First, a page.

Despite the numerous challenges created by the current COVID-19 situation, and ahead of the International Day of Sport for Development and Peace on 6 April, we take a moment to reflect on what sport can bring for social cohesion and community building, both of which the world will need even more once it has recovered from this unprecedented health crisis.
Basketacademy, the inspiring initiative established by German former junior basketball player Paulina Fritz, is what the upcoming International Day of Sport for Development and Peace (IDSDP) is all about: combining culture, sport and education to contribute to a more socially developed and peaceful world.
The 24-year-old Paulina Fritz is driven, passionate and highly focused on changing the world for the better. Since 2013, 6 April has marked the world’s annual celebration of the power of sport to drive social change, develop communities and foster peace and understanding. Fritz’s Basketacademy achieves all three.
“It is an initiative that aims to combine basketball, culture and education in order to create global citizens,” Fritz explained just ahead of the 2020 IDSDP. “The main objective is to create a platform for intercultural exchange on the foundation of basketball and built around educational themes.
“In my view, global citizens should be interculturally aware, locally engaged and socially responsible citizens who care and act beyond themselves.”
In line with the ethos of the IDSDP, Basketacademy has been busy translating these words into action. In February this year, Fritz spent four weeks working with the Sports for Education and Economic Development (SEED) Project, a Senegal-based not-for-profit which uses basketball as a platform to engage young people in academic, athletic and leadership programmes.
“In my last week, I organised the SEED Youth Olympic Day together with the staff and volunteers on 3 March 2020,” Fritz explained. “The aim of the event was to make the SEED Academy students aware of the upcoming Youth Olympic Games Dakar 2022 and to introduce the Olympic values, as well as the 3x3 format, to the basketball-based SEED Project.”
The event, which took place in Thiès, Senegal, attracted 55 local attendees and involved Fritz and her team delivering an introduction on the Olympic Movement, the Youth Olympic Games and the Olympic values; a mixed gender 3x3 basketball tournament; the creation and comparison of value posters; and an award ceremony celebrating a variety of achievements.
“The short-term impact has already been remarkable,” Fritz said. “Especially the project video, which has contributed a lot to sharing the experiences and impressions with my local community to promote future action.”
As successful as the day was at instilling the Olympic spirit in some of Senegal’s young people, the main objectives are all long-term.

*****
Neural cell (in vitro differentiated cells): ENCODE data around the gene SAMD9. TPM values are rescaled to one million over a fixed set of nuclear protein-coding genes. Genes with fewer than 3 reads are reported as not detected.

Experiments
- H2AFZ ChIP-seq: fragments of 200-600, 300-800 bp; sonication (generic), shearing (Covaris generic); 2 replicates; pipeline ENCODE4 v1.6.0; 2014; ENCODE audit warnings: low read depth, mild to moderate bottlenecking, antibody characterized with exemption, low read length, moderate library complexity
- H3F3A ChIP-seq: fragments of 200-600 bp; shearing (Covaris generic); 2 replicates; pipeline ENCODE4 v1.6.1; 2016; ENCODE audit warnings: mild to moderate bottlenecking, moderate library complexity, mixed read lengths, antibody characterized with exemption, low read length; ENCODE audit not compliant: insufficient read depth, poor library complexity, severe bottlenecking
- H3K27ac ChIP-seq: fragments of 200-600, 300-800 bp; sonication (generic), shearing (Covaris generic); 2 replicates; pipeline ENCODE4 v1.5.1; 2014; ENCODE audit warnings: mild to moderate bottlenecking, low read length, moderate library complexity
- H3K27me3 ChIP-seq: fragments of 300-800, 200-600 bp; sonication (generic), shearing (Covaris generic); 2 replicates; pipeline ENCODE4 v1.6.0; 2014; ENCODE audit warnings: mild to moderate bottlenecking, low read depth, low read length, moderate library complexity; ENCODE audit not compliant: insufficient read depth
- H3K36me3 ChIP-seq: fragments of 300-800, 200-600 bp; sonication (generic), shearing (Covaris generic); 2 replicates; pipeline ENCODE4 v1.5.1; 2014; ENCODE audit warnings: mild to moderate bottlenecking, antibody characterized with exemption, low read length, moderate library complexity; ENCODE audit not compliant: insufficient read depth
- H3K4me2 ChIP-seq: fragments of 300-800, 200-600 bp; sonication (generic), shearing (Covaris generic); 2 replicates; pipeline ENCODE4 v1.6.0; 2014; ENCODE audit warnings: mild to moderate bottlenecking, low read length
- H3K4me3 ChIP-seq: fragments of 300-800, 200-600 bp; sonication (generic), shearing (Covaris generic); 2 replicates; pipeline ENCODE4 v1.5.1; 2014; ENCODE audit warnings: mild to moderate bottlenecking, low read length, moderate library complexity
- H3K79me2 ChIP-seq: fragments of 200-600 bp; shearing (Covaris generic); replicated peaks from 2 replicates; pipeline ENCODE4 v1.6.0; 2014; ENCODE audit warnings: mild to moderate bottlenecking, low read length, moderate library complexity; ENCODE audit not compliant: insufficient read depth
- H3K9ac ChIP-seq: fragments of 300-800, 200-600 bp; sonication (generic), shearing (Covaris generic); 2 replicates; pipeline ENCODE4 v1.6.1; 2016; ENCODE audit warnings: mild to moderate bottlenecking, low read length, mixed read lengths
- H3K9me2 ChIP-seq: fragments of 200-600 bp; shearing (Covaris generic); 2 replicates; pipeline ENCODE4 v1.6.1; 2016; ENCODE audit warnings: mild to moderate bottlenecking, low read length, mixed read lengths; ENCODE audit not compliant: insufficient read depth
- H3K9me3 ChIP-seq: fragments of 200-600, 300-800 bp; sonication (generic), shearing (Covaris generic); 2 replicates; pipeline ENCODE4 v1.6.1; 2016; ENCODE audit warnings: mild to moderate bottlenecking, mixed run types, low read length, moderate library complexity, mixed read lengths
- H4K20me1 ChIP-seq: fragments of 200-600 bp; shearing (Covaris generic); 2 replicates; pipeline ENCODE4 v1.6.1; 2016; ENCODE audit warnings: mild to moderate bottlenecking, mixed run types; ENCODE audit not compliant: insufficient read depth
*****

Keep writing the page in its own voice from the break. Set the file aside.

“I will continue my cooperation with the SEED Project with the aim of launching the Basketacademy exchange, a German-Senegalese youth basketball exchange, soon,” Fritz said. “The next step will be the creation of an online platform.”
The German is combining her dreams with a Master’s in Sport and Olympic Studies at university in Tsukuba, Japan. And it is that Olympic passion which has been crucial in helping to turn those dreams into reality.
Fritz, who won her national U17 basketball championship in 2013, has long wanted to use her experience in sport to change behaviour. While a fine player, she was always most enthused by the social and educational opportunities basketball gave her and, when chosen to be an IOC Young Leader at the Youth Olympic Games Buenos Aires 2018, everything finally fell into place.
“I was responsible for coordinating the cultural and educational activities for the German athletes that were offered in addition to the sports competitions,” she said. “The excitement of the event itself and my position and interaction with the athletes were a huge inspiration to follow this path and take action.”
Crucially, the Young Leaders programme introduced her to Babacar Dieng.
“He supported me from the first moment on,” Fritz said of the Senegalese IOC Young Leader. “I told him about my idea to establish a German-Senegalese basketball youth exchange at the IOC Youth Summit in September 2019 and my plans to contact the SEED Project for this purpose. He immediately set up the contact for me and was involved continuously.”
Babacar was by the German’s side on 3 March this year, delivering an impassioned talk to his compatriots on the magnitude of Dakar 2022. As Fritz says, their relationship, and indeed the entire project, is a “stellar example of how powerful and valuable the Young Leaders’ network can be”.
Fritz’s own role model is the totemic former NBA basketballer Dirk Nowitzki. The 2007 NBA MVP, 2011 NBA Finals MVP and two-time FIBA Europe Men’s Player of the Year has “inspired a whole nation” according to Fritz, and like him she wants to leave a “lasting legacy”.
“My ambition is to make my Basketacademy project a sustainable social business that creates global citizens through basketball, culture and education – that’s what Olympism and the Olympic ideal are about,” she said.
“Connecting cultures is something I really want to pursue in order to contribute to a more socially developed and peaceful world.”
For the fourth year running, the IOC is delighted to welcome the support of TOP Partner Panasonic, whose generosity has made it possible to expand the YCM+ programme.